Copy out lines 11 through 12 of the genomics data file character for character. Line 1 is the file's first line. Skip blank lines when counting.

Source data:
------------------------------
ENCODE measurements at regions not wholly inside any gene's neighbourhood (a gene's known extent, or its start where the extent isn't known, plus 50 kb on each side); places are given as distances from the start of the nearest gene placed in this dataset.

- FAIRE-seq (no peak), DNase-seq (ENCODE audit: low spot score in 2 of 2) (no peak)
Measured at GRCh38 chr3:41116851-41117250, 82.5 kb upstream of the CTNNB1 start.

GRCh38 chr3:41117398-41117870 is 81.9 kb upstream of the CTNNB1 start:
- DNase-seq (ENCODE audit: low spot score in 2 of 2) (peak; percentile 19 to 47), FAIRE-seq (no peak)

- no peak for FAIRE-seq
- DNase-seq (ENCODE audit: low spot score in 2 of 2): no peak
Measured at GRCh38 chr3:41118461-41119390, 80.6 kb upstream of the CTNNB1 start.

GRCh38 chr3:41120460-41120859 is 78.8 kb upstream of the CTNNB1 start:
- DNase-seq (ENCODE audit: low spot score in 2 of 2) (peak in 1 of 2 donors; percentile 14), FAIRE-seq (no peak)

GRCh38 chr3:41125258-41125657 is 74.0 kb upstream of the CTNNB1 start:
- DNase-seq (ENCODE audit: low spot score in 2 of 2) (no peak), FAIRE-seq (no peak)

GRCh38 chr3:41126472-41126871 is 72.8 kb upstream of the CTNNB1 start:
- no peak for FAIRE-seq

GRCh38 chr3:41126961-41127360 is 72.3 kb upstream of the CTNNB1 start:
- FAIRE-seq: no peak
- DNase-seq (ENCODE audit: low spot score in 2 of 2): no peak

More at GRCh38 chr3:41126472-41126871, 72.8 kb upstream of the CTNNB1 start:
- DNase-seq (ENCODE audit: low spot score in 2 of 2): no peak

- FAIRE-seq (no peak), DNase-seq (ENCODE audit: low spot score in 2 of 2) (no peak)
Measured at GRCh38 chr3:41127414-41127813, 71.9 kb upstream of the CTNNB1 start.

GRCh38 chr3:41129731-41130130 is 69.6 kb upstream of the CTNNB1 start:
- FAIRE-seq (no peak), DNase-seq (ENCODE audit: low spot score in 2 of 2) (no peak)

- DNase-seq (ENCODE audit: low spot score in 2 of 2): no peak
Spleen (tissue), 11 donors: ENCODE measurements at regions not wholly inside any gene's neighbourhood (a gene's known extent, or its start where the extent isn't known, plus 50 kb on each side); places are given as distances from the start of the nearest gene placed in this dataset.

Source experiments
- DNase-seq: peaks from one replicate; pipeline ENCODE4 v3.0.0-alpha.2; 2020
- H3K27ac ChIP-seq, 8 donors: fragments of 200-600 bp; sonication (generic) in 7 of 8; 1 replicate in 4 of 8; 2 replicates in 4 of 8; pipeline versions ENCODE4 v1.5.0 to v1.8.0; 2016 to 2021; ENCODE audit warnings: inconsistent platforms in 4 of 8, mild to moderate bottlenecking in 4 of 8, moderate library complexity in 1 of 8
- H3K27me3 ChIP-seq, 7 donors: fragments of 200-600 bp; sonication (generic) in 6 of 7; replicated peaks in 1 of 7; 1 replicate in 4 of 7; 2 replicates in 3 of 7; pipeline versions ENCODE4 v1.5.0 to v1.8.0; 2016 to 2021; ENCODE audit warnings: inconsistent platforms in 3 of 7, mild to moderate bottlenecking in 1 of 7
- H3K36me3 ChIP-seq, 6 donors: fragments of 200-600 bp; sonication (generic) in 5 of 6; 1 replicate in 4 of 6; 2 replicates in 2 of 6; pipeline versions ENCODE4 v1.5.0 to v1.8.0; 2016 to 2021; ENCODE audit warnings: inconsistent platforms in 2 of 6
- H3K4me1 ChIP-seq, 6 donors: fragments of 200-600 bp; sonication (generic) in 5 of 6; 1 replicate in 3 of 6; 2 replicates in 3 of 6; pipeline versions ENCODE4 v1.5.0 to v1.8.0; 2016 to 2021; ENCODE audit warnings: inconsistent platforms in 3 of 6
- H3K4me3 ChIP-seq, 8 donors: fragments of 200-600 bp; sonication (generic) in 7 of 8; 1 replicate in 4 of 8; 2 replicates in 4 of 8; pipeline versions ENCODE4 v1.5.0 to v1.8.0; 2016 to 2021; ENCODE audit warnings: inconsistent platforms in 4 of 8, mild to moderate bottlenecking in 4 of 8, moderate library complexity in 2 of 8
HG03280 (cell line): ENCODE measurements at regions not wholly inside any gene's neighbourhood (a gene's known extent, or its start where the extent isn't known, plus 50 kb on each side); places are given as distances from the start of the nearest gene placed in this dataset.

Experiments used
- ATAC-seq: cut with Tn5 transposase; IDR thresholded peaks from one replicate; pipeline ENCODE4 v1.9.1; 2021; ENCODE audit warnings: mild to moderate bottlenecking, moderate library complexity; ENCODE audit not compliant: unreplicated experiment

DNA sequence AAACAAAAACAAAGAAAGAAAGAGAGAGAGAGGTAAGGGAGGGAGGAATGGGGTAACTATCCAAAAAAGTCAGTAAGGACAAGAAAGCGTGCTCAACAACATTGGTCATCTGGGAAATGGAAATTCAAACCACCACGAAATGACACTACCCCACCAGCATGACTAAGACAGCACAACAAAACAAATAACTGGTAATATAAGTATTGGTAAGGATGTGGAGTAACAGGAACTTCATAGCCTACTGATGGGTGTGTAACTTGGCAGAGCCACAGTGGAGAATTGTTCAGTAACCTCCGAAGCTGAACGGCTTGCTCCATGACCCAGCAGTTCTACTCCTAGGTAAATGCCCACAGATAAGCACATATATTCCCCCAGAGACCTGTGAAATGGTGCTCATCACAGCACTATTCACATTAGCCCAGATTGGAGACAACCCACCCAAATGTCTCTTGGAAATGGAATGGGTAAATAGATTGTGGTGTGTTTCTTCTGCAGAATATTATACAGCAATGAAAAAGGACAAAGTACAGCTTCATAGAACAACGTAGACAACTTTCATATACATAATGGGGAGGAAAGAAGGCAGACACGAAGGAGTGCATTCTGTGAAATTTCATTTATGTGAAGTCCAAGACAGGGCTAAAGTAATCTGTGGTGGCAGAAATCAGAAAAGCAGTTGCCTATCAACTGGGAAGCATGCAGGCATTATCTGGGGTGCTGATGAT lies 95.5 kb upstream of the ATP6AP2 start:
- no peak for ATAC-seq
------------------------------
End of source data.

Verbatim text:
GRCh38 chr3:41125258-41125657 is 74.0 kb upstream of the CTNNB1 start:
- DNase-seq (ENCODE audit: low spot score in 2 of 2) (no peak), FAIRE-seq (no peak)